I realize that this is a little premature, but since I have a 10 year old who is predicted to benefit from skipping either exon 43 or 45, but not 51, I am more than a little concerned that he'll be on a ventilator and gi tube before completion of clinical trials for a compound that will skip exon 43 or 44. I spent a godawful amount of money on a book on FDA law, and reached the conclusion that the FDA probably has discretion to treat the Prosensa compounds as one drug, even where they are designed to skip different exons, and the would apply to AviBioPharma's compounds. However, there is nothing in the law that would require the FDA to do so. Does anyone know whether these two companies or any of the patient advocacy organizations have begun talking to the FDA about whether they will require separate trials for each compound? I have heard a great deal of rumor and speculation, but I really want to know whether there is any reason to be optimistic, short of going to Congress for a legislative change. If we need a legislative change, then that ball needs to get rolling next year, assuming that the Phase I/II's for ProSensa and AviBioPharma come in as expected in December and are positive.

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Excellent. Good catch. How long is the presentation? I'll need to schedule times to listen when the kids aren't around.

Ofelia Marin said:
Please listen/read AVI's presentation. There are lots of answers to our questions!!!

Transitioning an Antisense Pioneer into a Leading RNA–based Drug Discovery and Development Company
September 10, 2008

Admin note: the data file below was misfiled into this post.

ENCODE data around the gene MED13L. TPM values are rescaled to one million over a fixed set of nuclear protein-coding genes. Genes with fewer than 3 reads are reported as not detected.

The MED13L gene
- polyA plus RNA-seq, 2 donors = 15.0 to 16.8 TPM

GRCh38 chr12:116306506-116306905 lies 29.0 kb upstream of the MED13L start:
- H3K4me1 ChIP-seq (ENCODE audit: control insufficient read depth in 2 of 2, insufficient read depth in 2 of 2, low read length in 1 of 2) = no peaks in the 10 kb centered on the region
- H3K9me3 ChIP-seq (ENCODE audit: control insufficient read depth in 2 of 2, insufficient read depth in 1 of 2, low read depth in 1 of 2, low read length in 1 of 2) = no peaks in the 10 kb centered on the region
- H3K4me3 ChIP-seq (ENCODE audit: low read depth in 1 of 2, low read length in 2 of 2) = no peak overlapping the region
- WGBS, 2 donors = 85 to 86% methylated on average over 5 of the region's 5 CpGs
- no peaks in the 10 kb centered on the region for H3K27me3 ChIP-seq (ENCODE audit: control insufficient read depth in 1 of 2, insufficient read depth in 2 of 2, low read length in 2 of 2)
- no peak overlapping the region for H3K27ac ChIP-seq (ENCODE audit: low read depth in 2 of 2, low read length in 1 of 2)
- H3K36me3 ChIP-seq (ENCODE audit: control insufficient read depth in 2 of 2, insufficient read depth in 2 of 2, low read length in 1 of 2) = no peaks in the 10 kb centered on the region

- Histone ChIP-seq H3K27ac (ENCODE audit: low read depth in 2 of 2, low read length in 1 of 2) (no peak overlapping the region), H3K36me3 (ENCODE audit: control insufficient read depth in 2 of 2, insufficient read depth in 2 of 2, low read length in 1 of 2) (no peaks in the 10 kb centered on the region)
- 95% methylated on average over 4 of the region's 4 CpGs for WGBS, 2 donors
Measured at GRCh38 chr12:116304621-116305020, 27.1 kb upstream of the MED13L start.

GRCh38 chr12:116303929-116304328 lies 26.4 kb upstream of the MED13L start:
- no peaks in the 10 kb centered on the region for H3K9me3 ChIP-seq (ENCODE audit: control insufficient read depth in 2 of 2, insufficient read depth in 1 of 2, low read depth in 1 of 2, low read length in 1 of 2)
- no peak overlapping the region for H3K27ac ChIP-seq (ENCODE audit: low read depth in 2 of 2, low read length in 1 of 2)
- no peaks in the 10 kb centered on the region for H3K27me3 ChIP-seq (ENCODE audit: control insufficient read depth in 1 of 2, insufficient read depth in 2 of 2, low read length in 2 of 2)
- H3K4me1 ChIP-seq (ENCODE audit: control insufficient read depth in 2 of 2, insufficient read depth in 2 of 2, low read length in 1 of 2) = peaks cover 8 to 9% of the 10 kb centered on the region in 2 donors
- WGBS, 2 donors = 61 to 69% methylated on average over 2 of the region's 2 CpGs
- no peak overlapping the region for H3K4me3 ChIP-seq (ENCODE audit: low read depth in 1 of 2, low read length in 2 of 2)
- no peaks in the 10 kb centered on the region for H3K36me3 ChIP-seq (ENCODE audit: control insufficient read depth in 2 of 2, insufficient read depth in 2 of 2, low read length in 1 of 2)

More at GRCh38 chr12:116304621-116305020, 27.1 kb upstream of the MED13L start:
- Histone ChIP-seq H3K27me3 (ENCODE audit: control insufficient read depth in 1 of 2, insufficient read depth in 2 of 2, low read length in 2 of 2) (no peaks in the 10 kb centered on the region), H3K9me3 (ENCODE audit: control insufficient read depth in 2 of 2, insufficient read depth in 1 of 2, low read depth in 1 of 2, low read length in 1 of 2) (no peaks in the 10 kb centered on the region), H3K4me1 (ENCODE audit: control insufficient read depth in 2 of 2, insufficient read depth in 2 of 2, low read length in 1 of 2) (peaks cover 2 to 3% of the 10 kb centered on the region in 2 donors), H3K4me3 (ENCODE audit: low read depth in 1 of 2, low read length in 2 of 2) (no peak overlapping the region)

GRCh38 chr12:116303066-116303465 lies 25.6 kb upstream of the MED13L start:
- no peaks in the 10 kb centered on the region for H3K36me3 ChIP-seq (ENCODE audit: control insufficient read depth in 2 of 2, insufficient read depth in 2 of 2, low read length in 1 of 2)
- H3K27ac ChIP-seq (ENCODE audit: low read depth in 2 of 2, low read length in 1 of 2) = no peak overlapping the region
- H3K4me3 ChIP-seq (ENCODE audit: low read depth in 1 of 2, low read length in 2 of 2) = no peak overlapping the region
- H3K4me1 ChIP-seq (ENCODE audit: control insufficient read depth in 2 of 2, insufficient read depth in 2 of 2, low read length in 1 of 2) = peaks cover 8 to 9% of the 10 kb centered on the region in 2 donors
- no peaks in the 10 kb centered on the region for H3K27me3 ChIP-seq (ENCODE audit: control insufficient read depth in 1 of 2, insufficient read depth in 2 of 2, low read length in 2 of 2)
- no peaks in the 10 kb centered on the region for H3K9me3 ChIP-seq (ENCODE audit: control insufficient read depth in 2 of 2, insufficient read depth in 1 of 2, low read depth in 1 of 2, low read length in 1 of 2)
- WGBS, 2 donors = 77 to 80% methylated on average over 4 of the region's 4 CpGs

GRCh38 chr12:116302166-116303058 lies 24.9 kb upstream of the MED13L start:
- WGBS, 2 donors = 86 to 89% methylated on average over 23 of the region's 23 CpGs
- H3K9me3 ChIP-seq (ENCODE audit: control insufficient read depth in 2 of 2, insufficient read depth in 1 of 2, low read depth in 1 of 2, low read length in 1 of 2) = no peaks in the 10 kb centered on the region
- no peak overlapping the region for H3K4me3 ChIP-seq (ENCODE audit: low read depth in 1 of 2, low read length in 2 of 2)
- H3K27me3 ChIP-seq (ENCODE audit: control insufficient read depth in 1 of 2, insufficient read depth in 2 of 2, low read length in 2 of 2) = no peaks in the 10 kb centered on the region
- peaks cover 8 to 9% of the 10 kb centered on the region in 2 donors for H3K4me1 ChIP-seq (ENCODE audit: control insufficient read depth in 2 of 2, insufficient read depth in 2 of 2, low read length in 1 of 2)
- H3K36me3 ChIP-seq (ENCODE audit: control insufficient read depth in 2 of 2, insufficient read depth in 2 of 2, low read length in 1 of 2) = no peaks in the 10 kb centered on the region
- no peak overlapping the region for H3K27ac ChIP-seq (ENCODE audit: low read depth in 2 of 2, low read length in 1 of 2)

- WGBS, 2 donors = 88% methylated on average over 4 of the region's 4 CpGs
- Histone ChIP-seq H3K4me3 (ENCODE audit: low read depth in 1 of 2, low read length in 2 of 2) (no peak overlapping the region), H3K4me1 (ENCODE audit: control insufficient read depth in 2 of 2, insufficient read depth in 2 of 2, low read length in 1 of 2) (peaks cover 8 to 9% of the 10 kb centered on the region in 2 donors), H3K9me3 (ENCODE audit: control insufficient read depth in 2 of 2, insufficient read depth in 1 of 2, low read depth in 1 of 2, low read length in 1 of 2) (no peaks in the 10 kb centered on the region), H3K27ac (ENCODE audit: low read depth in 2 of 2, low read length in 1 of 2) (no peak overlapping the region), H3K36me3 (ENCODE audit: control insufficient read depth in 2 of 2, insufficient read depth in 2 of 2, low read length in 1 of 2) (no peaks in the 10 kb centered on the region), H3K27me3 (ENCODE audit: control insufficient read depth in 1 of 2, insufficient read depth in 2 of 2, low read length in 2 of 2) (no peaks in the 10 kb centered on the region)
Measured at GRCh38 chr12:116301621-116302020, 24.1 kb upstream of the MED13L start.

http://www.avibio.com/pr/pr390.php

Leslie Hudson, President and CEO, AVI BioPharma mentions exons 51, 45, 44, 53, 46 and 50.

Ofelia
They are quite long. The one I found very interesing, full of info is:

Dr. Leslie Hudson
Clinical Trials of AVI–4658 and the commercial prospects for a DMD franchise


One important quote on page 15: "EU approval could be on the basis of a single pivotal trial". But there are many interesting things presented there! You could start with that one...it's shorter than Muntoni's presentation.

One other very important thing; they did not see immune response in animals or boys so far. That's really great!

Paul Cliff said:
Excellent. Good catch. How long is the presentation? I'll need to schedule times to listen when the kids aren't around.

Ofelia Marin said:
Please listen/read AVI's presentation. There are lots of answers to our questions!!!

Transitioning an Antisense Pioneer into a Leading RNA–based Drug Discovery and Development Company
September 10, 2008

http://www.avibio.com/pr/pr390.php

Leslie Hudson, President and CEO, AVI BioPharma mentions exons 51, 45, 44, 53, 46 and 50.

Ofelia
Ofelia,

Thank you for send us to this release!! This is the best news...as fantastic as hearing from the Dr Phil show!

Somebody pinch me -
cheryl

Ofelia Marin said:
They are quite long. The one I found very interesing, full of info is: